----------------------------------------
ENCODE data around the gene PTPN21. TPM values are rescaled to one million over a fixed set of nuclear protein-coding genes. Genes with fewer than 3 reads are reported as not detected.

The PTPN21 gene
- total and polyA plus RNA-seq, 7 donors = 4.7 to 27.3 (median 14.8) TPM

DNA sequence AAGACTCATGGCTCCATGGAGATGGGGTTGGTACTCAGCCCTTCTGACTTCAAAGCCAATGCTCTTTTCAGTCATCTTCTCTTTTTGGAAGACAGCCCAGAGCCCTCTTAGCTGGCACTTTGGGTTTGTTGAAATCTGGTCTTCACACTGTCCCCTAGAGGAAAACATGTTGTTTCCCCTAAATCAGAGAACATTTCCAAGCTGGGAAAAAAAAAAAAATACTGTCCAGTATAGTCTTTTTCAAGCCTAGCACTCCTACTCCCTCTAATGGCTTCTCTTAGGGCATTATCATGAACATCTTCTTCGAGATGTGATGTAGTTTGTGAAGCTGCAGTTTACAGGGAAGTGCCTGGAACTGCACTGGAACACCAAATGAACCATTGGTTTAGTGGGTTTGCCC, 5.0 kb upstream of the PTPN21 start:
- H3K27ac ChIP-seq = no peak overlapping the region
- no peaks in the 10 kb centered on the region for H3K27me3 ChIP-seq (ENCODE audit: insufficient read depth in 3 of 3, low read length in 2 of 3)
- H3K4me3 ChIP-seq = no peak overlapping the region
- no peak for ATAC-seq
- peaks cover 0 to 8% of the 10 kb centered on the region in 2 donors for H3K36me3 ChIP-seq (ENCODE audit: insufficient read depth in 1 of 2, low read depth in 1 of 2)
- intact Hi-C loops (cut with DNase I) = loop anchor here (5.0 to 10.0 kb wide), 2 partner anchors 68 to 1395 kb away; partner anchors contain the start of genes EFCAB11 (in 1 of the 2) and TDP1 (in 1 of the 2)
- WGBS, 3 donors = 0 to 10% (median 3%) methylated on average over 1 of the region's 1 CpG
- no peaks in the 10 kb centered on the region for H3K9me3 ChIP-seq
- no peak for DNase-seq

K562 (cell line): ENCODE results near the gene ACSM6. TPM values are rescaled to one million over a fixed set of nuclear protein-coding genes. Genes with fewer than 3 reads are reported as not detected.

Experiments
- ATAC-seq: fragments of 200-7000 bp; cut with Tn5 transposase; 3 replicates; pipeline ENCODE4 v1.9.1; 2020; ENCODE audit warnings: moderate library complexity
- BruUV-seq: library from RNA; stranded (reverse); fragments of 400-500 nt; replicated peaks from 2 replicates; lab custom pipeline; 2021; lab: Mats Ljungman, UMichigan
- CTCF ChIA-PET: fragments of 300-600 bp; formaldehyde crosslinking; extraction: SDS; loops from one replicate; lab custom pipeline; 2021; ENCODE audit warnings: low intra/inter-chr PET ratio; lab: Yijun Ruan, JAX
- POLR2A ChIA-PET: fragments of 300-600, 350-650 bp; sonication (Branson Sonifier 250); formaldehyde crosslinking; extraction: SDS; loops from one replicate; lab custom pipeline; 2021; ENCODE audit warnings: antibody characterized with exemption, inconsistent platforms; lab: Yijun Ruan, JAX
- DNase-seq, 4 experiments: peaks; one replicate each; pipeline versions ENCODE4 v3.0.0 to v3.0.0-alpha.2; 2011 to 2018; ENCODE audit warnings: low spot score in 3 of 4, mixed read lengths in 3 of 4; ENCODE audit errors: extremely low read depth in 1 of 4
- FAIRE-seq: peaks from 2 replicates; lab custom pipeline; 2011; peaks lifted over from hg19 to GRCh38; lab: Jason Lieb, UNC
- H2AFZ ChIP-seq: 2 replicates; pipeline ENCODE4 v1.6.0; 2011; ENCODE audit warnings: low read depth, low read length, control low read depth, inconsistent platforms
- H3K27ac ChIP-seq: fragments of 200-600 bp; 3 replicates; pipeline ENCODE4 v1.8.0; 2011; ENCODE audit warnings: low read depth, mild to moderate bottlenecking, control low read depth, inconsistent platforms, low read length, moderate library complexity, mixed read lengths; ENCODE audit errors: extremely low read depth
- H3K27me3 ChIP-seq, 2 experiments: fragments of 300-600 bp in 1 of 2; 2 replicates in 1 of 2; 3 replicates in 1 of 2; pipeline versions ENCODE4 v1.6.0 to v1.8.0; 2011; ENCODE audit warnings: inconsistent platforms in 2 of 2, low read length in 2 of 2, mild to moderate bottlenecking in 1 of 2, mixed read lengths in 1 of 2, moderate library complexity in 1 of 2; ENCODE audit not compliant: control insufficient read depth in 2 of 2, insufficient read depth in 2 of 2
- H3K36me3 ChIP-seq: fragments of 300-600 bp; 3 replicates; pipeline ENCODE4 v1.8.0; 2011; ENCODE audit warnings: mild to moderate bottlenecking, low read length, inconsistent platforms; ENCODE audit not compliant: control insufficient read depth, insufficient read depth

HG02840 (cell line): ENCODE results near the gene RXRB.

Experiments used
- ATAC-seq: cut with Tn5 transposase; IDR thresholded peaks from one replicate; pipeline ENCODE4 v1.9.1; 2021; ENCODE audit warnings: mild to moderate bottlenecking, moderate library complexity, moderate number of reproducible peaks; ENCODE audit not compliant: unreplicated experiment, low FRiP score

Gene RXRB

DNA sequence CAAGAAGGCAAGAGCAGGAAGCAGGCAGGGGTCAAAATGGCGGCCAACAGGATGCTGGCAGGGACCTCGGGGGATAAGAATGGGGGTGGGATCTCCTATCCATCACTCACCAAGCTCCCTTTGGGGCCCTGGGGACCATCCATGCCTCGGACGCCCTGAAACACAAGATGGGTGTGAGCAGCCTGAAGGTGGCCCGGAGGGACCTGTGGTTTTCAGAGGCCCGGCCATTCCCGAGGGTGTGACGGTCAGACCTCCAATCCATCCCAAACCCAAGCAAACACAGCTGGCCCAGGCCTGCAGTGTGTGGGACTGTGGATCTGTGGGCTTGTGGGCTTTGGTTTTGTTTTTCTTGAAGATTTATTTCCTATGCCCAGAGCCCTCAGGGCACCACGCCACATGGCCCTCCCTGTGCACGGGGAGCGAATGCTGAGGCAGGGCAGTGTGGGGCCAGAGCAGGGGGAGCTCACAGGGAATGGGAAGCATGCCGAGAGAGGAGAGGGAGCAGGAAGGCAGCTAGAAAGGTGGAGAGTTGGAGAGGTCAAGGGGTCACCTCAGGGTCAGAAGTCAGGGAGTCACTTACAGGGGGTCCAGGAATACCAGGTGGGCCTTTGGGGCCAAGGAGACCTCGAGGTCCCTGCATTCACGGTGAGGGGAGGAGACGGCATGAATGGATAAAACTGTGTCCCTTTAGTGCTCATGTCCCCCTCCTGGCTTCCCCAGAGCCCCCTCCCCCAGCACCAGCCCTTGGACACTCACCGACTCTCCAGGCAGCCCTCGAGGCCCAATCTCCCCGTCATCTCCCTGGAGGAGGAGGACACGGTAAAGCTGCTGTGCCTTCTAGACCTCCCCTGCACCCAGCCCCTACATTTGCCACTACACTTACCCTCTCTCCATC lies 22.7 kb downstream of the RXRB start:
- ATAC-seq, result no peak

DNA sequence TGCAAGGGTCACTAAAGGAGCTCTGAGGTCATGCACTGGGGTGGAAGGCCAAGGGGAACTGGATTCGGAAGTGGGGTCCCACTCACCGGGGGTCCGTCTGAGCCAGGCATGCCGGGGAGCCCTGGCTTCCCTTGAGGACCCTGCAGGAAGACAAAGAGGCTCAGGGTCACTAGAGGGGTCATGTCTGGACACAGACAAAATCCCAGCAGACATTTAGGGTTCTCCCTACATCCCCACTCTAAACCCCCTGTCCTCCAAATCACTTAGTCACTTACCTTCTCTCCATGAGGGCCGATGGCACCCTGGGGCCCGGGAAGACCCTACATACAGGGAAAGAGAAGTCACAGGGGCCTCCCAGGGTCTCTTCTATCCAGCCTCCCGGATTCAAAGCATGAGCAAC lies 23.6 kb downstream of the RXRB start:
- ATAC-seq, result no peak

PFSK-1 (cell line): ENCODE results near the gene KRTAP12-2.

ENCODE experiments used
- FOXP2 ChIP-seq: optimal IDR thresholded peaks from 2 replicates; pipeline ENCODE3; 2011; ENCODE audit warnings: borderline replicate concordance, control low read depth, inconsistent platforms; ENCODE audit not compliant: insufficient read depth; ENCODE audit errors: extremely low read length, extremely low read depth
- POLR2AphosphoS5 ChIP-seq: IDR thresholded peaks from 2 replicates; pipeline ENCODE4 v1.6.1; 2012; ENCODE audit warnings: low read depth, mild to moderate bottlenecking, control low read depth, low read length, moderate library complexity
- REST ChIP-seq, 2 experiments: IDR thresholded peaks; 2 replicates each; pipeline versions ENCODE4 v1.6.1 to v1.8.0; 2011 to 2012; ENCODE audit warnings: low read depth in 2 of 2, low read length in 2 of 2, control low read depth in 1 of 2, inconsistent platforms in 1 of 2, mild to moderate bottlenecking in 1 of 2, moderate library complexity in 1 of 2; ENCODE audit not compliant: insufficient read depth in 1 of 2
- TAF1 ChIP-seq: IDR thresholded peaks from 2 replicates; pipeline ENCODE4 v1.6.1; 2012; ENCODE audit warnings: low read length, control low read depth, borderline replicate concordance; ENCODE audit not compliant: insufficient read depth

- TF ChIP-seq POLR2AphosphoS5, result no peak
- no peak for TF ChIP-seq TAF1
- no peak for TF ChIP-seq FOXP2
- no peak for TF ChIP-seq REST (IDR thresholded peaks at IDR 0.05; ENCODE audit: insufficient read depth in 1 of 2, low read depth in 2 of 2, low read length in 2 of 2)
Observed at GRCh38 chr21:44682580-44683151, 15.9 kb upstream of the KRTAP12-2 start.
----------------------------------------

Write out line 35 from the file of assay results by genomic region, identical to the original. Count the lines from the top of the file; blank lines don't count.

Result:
ENCODE experiments used